Warren Buffet famously remarked: ‘only when the tide goes out do you discover who’s been swimming naked’. Given his success with a common-sensical and longer-term perspective on money and investing, his quote can be painfully timely with regard to central banks. For more than a decade, we have witnessed central banks embarking on many experiments mainly to support the economy and markets. Most importantly, they have created historical amounts of central bank money to buy government bonds, officially mainly to avoid deflation getting hold of economies. Now that the inflation tide is turning, we will find out who has maintained a successful longer-term perspective. A central bank is swimming naked, if it is caught with limited means to control inflation, basically because it has over-utilized its instruments for other purposes.
This is the time to take a longer-term perspective on central banking, as should also be the central bank perspective on the economy. That is the aim of my new book The European Central Bank and the European Macroeconomic Constitution – From Ensuring Stability to Fighting Crises (CUP): how is this special central back and a special currency was supposed to work. That had puzzled me already when I was working at the ECB as a young economist, designing the framework for the new currency. And It became an even more complicated question, when the various and unanticipated crisis have hit the euro area, and the ECB was called upon to use it firepower in many unforeseen and also controversial ways.
The book portrays the ECB as a constitutional central bank with a task of providing the EU with a stable currency through its over-riding objective of price stability. This constitutional foundation – a still valid one I might add! – took into account the complex setting of multiple Member States with different economic histories. It also made the ECB uniquely independent among central banks, with a constitutional protection against any political influences. The underlying rationales combine economics and constitutional law: monetary economics on one side and the EU’s economic-constitutional architecture on the other side. This constitutional architecture that could be described even as the EU economic constitution has a list of constitutional principles that guide it. I would argue that these principles acknowledged the difficulty of conducting monetary policy in the multi-country setting and also the temptations to use central bank financing to solve other problems.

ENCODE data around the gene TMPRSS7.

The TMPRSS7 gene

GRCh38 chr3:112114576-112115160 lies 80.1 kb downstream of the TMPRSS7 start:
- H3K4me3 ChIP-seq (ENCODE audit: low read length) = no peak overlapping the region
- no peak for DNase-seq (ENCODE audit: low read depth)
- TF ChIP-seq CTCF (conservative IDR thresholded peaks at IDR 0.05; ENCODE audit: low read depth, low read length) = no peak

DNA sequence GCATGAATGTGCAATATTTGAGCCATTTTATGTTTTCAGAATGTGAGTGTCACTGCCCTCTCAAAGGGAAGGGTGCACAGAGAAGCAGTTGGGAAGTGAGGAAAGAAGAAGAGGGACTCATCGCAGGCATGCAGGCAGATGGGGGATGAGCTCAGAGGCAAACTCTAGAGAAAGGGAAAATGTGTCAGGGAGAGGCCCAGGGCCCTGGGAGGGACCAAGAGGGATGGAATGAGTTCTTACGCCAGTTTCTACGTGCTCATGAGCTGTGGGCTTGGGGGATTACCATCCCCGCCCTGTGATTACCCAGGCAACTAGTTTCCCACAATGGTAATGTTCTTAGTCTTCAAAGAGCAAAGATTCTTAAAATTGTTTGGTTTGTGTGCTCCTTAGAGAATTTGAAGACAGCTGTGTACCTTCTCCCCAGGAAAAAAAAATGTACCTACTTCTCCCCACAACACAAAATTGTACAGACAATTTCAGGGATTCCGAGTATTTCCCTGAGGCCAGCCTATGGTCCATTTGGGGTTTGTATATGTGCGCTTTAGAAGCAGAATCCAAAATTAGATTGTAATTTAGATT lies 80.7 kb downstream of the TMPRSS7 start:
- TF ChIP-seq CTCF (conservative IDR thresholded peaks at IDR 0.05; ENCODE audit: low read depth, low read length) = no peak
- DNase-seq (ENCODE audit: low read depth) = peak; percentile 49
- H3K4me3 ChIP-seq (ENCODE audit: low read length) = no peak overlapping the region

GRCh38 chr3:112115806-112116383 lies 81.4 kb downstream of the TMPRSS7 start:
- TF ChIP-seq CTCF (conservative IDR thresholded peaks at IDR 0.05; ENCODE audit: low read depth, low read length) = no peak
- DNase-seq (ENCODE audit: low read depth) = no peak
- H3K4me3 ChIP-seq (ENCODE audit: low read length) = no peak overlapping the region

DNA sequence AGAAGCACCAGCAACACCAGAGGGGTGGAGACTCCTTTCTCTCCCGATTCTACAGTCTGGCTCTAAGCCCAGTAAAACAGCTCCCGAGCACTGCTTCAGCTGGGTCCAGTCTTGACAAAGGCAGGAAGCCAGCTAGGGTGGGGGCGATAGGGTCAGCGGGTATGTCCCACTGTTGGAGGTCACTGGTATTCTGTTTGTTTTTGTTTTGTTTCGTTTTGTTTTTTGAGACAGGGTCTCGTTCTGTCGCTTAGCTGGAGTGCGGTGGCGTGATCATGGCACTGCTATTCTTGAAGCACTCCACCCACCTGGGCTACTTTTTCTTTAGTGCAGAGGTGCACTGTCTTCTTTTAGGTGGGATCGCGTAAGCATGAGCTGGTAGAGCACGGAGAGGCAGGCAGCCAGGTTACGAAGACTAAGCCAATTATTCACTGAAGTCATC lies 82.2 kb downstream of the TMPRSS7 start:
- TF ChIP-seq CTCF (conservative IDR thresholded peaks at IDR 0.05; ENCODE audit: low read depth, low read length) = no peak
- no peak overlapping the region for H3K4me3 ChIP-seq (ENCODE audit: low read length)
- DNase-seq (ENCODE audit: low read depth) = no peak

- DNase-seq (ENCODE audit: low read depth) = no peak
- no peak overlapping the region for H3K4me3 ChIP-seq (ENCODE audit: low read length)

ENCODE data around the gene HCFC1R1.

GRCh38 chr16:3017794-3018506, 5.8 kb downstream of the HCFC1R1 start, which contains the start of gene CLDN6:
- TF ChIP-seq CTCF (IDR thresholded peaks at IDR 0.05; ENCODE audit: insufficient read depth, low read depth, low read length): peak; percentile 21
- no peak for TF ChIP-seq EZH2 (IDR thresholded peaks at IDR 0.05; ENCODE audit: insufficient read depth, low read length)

These principles were largely followed during the first decade of the euro, but the second decade was very different. The ECB found itself at the heart of the action when various crises hit the economy. It even became the fire brigade of the euro area. More often than not, the solution to problems involved the creation of central bank money, either to fight fiscal crisis or financial instability or Covid-19. This has arguably burdened the ultimate tool of the central bank, the monopoly issuance of central bank money to an unforeseen extent.
Now, it seems that we have entered a new phase in this progression, when inflation is rising and the public is asking, how the central banks will ensure the purchasing power of money.
In a way, due to its design as a constitutional central bank with the primary – or even a sole objective of price stability, the ECB should be in a great position to convince the public that it will tame inflation. It was born for this task. Unfortunately, things have become more complicated on the way. With its new activities, I argue, the ECB is involved in many areas, ensuring public finances of some Member States, ensuring financial stability and even fighting climate change. These other activities might have made a good company to monetary policy of ensuring price stability, when deflation was perceived the main threat. But now, as the ECB needs to get inflation under check and regain the public trust in ensuring euro’s purchasing power, the legacy of other activities could a major obstacle.
What is at stake here? Basically, the whole, both economic and constitutional model of the euro currency. In particular, through its quantitative easing the ECB is the main owner of government bonds in all the Member States. We don’t know what would happen if the ECB (or other central banks) started to sell their massive government bond holdings in a major scale. We know that previous yields were mainly defined by central bank purchases, but how much would a reversal in purchases affect the yields in the most vulnerable countries? This will make the ECB’s task extremely complicated, borderline impossible. At the same time, it cannot stand still and lose the public trust in its task of ensuring price stability. That would be swimming without (constitutional) clothes; not be only embarrassing but also fatal. Perhaps a possibility still exists for the ECB is to embrace its constitutional model, and scale down its other activities. Time will tell.